Common Causes for Transceiver End of Life (EOL) Notices

Why The Product EOL Notice?

EOL (which means end of life) is an industry acronym for a manufacturer’s official formal notice that a product will be discontinued in the near future.

There are many reasons why a fiber optics product might be discontinued. A key one is that in order to make better, faster, and more efficient products or meet customer demand, tech suppliers phase out older products. But there are others.

Knowing why can alleviate some pain points.


There are several reasons why a product is discontinued. These include the following:

  • Advances in technology. We are all familiar with this scenario for software products and other electronics. Can you remember your first pc and the software it ran on? Is it on the shelves now? Photonics is not immune from this process. In fact, as technology gets faster and more heavily depended on, we need faster speeds, more efficiency, and more capabilities: i.e., companies are quickly moving from lower to higher data speeds, embracing 100G and 400G upgrades for which they need new components. New products are developed, and old ones are left behind.
  • Scarcity of a particular resource, material, or component. The recent supply chain problems are causing some of those issues. The much-reported shortage of semi-conductor chips is a big problem. Chips are a critically important component of transceivers. Gallium, a hard-to-get metal used in fiber optics networks, is also getting scarcer.
  • Profitability. That product is no longer profitable for the vendor or manufacturer. This might be the case if it’s too hard to source or there’s not much demand for the product.
  • Compliance issues. There are several different types of government regulations but the ones most pertinent now to electronics manufacturers are TAA regulations. TAA regulations stipulate that your product must be manufactured in a TAA-approved country or if you import from a non-TAA-approved company, you must prove that component has been substantially transformed in an approved country. China is not on the list of TAA-approved countries but it’s a major manufacturing source of electronic components like transceivers and other fiber optic products. Some projects, especially for the government and military must use only TAA compliant parts.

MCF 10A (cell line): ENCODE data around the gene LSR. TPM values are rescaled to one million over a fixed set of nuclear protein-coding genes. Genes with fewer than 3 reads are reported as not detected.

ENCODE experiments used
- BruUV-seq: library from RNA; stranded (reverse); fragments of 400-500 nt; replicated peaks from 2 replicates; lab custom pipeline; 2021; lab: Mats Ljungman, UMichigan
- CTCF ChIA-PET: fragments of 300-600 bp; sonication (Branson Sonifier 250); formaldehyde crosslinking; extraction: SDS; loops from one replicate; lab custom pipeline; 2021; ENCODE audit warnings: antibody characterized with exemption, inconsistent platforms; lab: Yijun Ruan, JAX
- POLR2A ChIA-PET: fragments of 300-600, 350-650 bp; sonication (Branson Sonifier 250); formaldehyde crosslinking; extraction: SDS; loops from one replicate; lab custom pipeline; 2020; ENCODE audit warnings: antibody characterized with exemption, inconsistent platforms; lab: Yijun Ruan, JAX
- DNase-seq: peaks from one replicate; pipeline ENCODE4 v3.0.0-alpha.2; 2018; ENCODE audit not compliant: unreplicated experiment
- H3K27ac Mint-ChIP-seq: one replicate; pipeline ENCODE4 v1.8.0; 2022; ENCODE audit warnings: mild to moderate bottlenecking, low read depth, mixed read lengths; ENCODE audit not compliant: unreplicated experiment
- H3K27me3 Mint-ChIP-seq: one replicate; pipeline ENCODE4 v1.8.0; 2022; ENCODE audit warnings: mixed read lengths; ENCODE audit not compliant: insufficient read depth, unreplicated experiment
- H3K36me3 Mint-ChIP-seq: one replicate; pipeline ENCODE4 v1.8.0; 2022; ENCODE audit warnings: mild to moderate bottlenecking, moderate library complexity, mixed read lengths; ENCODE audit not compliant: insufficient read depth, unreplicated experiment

A current compliance issue is sanctions imposed on electronics manufacturing related to the Russia/Ukraine conflict. Companies currently are not allowed to import a product if a substantial source of materials or design of that product originated in Russia. They are also not allowed to export products to Russia.

Trade regulations can also mean tariffs. The U.S. can decide to impose tariffs on products imported from certain countries. These tariffs can make that product too costly to import or to sell.

Compliance regulations can change, depending on who’s in power, political or geopolitical tensions or government rulings.

  • Sustainability: A growing awareness of energy and conservation issues, as well as environmental hazards, has meant products or components considered unfriendly to the environment are phased out.
  • Planned obsolescence: Many products have a life cycle built into them and are “phased out” in order for manufacturers to introduce something newer and more profitable.

To read more about what you can do if a product you need is out of stock, discontinued, or EOL (end-of-life), see this article.

Like many other products, fiber optic components have a natural life cycle. Getting an EOL notice can be disconcerting, but understanding why a product you need is no longer available can help you better prepare and plan ahead. Talk to your vendor about alternate sources and last time buy (LTB) options.

Vitex has been providing fiber optics products and solutions to our customers in the US since 2003. Based in northern New Jersey, we help companies large and small find unique and hard-to-find fiber optic products. For more information, contact

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